In just over a week's time, 2020 will meet its end. In a more normal time, the beginning of a new year would signal that pitchers and catchers were mere weeks away from reporting for spring training. That may still prove to be the case, but the COVID-19 global pandemic isn't over. Until it is, everything is subject to change.
With so much uncertainty in the air, we felt it would be worthwhile to outline the five biggest questions we have about Major League Baseball's 2021 season.
1. Will the season start on time?
At present, MLB is supposed to kick off its 2021 season on Thursday, April 1. Remember, the league released its schedule in July, before the modified season even started. The odds of the season beginning on April 1 vary in accordance to the source.
At least some teams are bracing for another postponed start to the year, according to what front office members have told CBS Sports. One proposed alternate timeline would see the exhibition season tee off in April, with the regular season to follow in May.
Pushing back the season would allow more time for vaccination efforts. This would make the season safer for everyone -- and, in its own way, would concede that the 2020 season was unsafe -- and it would increase the likelihood of generating gate revenue by having some number of fans in the seats from start to finish.
2. When will we know the answer to Question No. 1?
That's the tricky part. The sources who spoke to CBS Sports do not believe that commissioner Rob Manfred and the owners have the ability to unilaterally impose a later start date. In other words, they would have to reach an agreement with the union.
While that sounds like it should be a relatively easy pitch -- greater safety and more revenue should benefit everyone -- the two sides appear to have trouble agreeing on which day it is. That could lead to another prolonged negotiation process, akin to what the two sides had last summer.
It probably doesn't help matters that the two sides are gearing up for Collective Bargaining Agreement negotiations following the season, with a labor stoppage still looming as a distinct possibility in 2022.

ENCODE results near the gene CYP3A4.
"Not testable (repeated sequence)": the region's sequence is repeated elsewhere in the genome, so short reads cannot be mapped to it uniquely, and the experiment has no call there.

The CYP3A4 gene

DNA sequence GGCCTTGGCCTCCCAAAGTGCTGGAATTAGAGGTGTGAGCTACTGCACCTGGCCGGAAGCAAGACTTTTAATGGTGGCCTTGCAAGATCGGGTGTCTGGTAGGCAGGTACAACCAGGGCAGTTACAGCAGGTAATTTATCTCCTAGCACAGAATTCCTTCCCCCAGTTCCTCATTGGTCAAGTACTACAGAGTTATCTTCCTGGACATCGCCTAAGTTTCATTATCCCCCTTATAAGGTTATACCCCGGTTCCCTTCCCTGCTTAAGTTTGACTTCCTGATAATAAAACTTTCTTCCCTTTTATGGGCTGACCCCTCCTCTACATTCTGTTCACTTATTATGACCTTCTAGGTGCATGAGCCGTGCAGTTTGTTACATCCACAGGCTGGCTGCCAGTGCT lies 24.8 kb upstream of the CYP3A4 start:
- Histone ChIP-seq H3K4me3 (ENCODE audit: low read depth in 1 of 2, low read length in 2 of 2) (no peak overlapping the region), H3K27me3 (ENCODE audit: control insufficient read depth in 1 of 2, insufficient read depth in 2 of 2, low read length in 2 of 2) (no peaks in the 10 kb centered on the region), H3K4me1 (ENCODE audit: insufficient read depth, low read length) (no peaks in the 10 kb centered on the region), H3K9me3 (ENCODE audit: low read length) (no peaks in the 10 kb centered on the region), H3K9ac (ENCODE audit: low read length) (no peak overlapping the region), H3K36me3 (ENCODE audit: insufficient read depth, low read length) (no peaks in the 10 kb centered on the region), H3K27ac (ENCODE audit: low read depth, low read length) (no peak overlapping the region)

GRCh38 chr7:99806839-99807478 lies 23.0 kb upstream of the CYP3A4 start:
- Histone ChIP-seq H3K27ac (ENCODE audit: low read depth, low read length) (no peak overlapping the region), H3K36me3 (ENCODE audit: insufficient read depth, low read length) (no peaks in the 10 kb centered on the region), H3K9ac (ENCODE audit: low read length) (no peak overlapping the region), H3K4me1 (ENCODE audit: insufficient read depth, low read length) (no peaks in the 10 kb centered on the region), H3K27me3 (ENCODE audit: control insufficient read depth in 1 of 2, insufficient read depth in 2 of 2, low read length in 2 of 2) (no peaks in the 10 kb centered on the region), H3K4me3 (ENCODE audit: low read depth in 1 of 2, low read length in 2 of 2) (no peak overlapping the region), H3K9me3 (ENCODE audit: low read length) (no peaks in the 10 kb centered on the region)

3. How long will the season last?
Again, there's no way of knowing for sure. There is a sense in the industry, based on the above scenario, that the regular season will feature fewer than 162 games again.
If the league were to begin play on May 15, that would allow for somewhere around 120 games on a normal timeline. The two sides could agree to include a number of doubleheaders for each club, as a means of pushing the total closer to 130.
As we saw in 2020, it's clear that the two sides don't necessarily agree with the impulse to play as many games as possible.
4. What rule changes will stick from 2020?
Not to sound like a broken record, but it's hard to know at this point.
Many managers seem in favor of the extra-innings rule sticking around, as ESPN's Jesse Rogers reported last week, which would seem to bode well for it. The universal designated hitter would also appear to be a layup -- an easy way to create more offense -- though the league seems determined to make the union pay a cost for its implementation.
As for the expanded rosters and such -- well, that's to be determined, along with seemingly every other pressing matter.
5. Can the Dodgers repeat?
We'll end with an honest-to-goodness baseball (not Baseball) question.
The Dodgers remain the best team on paper, but it's almost always wiser to take the field versus any individual club. With so much of the offseason remaining, perhaps the smartest way to frame this answer is to say that the Dodgers have the highest championship probability among teams, but that their probability isn't higher than the other contenders' combined.
Check back in the spring, at which point we should have more clarity.